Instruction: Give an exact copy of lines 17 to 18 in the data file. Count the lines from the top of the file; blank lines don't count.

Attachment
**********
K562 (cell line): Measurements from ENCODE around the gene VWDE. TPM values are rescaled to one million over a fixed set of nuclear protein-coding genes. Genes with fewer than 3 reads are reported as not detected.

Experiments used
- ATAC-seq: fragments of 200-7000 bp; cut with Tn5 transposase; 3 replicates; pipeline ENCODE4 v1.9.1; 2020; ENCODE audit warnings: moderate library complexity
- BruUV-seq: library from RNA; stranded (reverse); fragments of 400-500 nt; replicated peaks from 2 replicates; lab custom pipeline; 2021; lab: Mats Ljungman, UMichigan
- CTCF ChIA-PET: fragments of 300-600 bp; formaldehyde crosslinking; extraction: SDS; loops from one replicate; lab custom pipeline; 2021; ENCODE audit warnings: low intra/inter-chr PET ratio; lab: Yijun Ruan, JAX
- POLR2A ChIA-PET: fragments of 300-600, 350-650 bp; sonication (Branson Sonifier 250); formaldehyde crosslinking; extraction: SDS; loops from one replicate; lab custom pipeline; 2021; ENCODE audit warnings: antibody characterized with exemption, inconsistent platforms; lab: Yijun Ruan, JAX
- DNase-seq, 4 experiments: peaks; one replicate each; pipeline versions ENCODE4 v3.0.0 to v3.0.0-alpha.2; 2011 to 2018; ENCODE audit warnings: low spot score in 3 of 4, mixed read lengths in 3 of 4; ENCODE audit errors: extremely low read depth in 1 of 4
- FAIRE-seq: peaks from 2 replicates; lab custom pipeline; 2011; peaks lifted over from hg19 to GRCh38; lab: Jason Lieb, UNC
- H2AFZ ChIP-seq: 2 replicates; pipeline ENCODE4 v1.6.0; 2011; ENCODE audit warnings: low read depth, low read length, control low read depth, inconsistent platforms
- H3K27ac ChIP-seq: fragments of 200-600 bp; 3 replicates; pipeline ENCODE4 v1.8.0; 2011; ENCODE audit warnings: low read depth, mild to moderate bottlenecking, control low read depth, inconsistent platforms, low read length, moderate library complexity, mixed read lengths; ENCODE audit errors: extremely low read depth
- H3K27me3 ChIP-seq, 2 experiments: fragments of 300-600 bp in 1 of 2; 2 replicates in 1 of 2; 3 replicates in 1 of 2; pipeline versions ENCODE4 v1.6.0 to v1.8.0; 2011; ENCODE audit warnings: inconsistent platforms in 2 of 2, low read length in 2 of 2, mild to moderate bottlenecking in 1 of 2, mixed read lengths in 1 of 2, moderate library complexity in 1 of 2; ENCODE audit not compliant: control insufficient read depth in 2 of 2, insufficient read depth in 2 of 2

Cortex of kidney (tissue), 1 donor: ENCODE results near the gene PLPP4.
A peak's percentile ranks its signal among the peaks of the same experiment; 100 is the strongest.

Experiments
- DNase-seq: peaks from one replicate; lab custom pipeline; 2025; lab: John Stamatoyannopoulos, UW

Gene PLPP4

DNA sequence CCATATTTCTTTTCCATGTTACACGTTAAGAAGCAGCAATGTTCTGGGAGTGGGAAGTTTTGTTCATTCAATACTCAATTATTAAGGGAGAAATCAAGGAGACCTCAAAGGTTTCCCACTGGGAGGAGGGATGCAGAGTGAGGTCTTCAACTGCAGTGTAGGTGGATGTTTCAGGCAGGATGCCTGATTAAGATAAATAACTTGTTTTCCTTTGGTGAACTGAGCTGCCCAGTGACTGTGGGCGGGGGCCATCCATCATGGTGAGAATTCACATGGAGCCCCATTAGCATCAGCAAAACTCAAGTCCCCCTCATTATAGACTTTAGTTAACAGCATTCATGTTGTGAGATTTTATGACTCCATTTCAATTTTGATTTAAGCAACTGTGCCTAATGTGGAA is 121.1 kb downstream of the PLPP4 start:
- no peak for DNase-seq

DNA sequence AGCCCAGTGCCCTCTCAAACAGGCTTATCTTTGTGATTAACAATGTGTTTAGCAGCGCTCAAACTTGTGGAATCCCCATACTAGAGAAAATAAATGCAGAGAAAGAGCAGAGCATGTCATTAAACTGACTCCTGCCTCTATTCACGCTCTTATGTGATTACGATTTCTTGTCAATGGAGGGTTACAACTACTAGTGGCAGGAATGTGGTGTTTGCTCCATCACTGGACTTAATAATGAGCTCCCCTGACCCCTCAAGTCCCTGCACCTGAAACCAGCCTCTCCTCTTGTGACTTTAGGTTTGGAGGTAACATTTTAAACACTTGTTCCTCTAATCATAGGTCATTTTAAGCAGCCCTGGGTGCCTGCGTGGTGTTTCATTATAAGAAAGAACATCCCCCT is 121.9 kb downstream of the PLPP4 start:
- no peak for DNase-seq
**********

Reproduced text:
DNA sequence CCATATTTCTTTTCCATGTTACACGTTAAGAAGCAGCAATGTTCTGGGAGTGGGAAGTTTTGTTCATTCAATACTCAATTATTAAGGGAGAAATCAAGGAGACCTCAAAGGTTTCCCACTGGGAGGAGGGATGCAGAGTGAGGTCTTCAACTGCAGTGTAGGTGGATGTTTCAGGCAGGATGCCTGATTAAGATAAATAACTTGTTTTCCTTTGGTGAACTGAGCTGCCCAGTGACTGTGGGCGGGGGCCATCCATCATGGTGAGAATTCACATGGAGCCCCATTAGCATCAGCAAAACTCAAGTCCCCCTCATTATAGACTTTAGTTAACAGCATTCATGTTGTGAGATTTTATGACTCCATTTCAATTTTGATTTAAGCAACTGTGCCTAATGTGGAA is 121.1 kb downstream of the PLPP4 start:
- no peak for DNase-seq